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|If It's Tuesday, It Must Be The User Interface Conference. Posted on 03/22/2002.
Two days ago I capped off one and a half weeks of conference travel--SXSW, ASIS&T IA Summit, and User Interface 6 West. Went from Austin straight to Baltimore, and then even stayed the night in Burlingame so I could more easily get to the UI show. It's nice to be home.
A Quick Rundown -- SXSW was very pleasant this year, more low-key than past years, but, then, so am I. I attended few panels, electing instead to hang out with my buddy Trav much of the time. Ate boatloads of Tex Mex, chatted up a storm with various and sundry, and had an extremely productive shopping outing with Miss Jenville (the pitcher is safe and sound!).
At SXSW, I caught Home Movie, the latest documentary by the guy who made American Movie. It examines the off-beat homes of 5 very original folks--an alligator farmer in Louisiana, a quasi-mystic tinkerer in Illnois, a cat-obsessed couple in California, converted missile silo residents in Kansas, and a tree-house denizen in Hawaii. Without narrative, it lacks the emotional resonance of American Movie, but it's still very much worthwhile all the same.
Baltimore played host to the ASIS&T Information Architecture Summit, wherein I had no fewer than 3 talks to give. The first was an all-day seminar, given with JJG-Love, on "Company and Customer Insight for Information Architects." The following day, I was up twice--first with Lou Rosenfeld, discussing the topic of "Enterprise Information Architecture", (See my slides (94k PPT) | See Lou's Slides (Over 1MB, PPT), and then with Chiara Fox giving a case study on the information architecture of PeopleSoft.com. The latter was the one talk I've wanted to give more than any other for a while--the PeopleSoft project proved to be something of a wonderful dream, and I love telling people about it. (Note to self: All Day Tutorial Based on PeopleSoft IA?).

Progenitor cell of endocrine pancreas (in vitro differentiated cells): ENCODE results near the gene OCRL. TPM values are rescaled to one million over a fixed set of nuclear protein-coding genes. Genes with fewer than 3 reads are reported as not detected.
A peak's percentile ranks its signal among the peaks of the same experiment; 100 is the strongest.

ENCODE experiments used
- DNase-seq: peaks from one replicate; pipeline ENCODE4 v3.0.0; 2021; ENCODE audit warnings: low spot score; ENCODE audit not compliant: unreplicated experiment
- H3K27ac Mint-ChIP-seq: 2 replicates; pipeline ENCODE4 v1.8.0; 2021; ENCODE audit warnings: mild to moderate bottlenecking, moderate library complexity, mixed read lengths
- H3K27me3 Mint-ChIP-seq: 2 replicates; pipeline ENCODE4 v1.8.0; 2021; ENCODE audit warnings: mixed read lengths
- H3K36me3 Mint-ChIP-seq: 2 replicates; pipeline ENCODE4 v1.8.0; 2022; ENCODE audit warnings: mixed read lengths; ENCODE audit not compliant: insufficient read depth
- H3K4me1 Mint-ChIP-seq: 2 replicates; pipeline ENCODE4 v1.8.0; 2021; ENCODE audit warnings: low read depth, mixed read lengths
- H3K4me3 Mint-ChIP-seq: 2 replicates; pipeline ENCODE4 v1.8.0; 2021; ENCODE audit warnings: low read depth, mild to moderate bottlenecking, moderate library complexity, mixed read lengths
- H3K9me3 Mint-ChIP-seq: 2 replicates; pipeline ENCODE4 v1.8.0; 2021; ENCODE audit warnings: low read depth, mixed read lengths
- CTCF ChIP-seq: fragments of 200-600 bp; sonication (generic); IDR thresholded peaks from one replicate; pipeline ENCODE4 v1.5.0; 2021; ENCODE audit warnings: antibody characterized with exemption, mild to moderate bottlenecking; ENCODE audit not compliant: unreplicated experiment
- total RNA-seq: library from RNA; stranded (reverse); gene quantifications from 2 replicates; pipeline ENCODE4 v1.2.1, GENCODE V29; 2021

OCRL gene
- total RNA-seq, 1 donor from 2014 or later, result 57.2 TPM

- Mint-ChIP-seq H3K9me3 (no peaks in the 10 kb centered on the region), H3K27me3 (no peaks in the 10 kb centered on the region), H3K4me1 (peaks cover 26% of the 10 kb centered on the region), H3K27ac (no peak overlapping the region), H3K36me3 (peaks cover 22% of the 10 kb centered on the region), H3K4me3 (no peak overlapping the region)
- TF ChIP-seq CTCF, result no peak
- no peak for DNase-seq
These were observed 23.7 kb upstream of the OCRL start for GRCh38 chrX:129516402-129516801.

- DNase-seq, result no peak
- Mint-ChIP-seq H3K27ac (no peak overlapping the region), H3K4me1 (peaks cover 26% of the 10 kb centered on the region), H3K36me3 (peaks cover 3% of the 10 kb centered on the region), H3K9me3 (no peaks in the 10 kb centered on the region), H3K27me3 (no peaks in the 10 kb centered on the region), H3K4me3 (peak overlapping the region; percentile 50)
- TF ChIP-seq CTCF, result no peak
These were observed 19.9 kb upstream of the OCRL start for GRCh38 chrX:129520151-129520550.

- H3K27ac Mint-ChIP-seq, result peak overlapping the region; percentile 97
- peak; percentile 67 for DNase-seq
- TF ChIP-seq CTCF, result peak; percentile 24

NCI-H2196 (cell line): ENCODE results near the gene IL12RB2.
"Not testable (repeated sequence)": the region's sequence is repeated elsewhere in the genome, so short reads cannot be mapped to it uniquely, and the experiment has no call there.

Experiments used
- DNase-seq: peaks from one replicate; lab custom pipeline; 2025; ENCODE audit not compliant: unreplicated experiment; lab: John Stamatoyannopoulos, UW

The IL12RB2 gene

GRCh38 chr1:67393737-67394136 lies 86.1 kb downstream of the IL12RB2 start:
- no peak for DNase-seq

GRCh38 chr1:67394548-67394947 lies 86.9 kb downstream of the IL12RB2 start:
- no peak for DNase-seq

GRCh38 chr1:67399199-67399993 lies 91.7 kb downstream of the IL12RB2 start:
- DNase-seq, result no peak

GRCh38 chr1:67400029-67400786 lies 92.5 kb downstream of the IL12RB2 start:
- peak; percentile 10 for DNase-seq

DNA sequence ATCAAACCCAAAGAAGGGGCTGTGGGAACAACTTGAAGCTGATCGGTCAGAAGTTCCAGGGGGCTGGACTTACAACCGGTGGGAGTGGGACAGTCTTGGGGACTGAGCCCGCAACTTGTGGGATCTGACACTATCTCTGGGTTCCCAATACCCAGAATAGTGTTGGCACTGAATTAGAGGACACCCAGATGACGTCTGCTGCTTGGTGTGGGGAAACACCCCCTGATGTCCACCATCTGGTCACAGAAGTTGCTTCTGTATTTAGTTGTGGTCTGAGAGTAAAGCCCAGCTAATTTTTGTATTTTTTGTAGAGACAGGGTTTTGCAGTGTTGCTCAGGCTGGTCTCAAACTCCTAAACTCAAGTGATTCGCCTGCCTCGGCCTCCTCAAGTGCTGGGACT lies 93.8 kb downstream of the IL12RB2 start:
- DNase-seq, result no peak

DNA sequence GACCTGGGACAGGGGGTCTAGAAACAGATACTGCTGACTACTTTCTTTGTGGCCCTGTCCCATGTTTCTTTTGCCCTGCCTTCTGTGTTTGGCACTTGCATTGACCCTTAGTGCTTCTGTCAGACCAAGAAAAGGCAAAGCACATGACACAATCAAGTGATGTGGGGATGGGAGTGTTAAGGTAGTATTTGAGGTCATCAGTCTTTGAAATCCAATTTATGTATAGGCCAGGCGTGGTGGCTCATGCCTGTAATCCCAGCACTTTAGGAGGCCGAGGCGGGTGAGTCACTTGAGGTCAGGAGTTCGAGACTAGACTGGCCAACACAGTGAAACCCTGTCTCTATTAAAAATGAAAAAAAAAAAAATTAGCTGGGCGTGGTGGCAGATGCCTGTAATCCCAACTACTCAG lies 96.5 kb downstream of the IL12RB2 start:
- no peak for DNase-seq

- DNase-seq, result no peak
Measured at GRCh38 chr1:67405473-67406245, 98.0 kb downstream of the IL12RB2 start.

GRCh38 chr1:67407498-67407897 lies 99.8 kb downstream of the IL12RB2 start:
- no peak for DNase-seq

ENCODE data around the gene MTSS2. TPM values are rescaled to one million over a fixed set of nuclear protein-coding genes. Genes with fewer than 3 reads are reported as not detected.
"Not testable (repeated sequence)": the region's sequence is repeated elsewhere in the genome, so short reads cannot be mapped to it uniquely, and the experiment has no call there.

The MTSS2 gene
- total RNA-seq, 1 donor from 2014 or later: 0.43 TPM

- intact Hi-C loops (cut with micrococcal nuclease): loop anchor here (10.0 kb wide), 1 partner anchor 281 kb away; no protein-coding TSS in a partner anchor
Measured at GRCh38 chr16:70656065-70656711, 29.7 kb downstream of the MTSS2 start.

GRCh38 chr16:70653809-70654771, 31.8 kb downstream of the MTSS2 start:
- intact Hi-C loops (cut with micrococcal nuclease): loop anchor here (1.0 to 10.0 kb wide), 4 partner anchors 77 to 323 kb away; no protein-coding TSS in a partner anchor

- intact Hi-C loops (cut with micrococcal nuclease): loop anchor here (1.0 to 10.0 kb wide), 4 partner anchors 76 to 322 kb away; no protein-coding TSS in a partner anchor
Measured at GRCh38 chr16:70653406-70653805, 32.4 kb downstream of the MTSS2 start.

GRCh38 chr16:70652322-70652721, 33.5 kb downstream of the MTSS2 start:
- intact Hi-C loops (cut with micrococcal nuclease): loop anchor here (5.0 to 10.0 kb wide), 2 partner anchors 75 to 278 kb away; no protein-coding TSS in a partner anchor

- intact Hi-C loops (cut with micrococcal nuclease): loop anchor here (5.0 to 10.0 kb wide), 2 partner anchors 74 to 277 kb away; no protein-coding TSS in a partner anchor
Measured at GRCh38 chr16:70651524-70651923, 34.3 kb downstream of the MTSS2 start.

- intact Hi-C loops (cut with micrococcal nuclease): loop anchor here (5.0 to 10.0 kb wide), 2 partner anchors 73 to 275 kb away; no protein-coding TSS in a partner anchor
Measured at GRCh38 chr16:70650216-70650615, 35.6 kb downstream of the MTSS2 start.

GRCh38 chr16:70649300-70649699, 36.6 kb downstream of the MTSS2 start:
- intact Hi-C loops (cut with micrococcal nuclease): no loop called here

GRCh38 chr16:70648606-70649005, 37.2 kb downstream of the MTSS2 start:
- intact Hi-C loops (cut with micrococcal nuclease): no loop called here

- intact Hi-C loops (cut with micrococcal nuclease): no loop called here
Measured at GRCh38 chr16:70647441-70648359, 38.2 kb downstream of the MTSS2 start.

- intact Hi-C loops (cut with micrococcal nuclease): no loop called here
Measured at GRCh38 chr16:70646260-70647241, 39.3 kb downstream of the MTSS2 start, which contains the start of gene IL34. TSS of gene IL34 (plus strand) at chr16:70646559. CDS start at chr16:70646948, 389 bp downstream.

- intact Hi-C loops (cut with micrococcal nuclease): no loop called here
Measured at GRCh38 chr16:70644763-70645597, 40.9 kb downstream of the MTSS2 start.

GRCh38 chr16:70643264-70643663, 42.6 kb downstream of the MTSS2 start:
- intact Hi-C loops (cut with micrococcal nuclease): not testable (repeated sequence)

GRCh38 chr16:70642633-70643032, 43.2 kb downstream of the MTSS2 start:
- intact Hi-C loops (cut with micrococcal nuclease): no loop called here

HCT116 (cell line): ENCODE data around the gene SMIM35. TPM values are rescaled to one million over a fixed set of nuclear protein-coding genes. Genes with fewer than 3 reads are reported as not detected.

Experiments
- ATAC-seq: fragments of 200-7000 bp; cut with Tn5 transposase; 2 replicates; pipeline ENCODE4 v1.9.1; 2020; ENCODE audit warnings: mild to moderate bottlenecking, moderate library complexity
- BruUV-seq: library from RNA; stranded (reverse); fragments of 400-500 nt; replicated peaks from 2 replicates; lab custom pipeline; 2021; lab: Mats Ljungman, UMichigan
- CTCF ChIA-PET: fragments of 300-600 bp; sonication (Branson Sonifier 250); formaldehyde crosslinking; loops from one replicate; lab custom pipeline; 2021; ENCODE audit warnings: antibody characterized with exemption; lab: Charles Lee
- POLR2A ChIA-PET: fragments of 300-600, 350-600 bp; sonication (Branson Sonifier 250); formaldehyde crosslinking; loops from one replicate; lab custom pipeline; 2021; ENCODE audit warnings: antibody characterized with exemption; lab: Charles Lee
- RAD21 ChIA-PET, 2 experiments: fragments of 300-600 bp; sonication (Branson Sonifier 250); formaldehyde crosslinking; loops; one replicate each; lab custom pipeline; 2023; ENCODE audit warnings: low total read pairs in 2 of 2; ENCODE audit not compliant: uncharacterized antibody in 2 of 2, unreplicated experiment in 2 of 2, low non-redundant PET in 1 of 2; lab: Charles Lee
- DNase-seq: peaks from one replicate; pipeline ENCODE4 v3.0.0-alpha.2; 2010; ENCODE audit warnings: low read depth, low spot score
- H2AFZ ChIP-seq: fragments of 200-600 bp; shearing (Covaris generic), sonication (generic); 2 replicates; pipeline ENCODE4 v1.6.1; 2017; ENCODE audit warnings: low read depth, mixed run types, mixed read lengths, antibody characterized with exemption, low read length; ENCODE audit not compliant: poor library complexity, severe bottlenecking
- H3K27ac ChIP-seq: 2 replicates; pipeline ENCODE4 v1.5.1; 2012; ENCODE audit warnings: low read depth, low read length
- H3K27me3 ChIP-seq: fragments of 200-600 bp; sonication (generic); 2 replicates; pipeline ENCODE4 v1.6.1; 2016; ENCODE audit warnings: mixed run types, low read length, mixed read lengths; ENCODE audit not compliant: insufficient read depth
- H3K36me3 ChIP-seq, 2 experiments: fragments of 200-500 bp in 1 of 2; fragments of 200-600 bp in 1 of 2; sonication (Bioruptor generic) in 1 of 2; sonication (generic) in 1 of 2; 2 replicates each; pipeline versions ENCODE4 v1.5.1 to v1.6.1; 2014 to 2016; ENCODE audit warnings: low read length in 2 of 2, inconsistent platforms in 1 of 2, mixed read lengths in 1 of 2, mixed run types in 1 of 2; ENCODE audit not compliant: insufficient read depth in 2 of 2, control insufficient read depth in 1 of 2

I ditched the second half of the second day of the conference, missing out on my new appellation (I am "The Bad Peter" in contrast to "The Good Peter"), and instead took a walk through the sleety streets of Baltimore. The first stop was the American Visionary Art Museum, which ended up becoming one of my favorite American museums. They have a fabulous collection of works by "self-taught" artists, some folks just poor or out of the mainstream, others decidedly among the "outsider" art crowd (think Henry Darger). The current exhibit focuses on "War and Peace", and offers up a wide range of perspectives.
The last stop on the tour was beautiful Burlingame, CA to present the latest version of "From Construct To Structure: Information Architecture From Mental Models" with Indi. It went *amazingly* well. Easily the best all-day seminar I've given. Great, engaged crowd, the material proved solid and right at their level. I walked away very pleased.
And now I'm home. With no plans to travel for a long long time.
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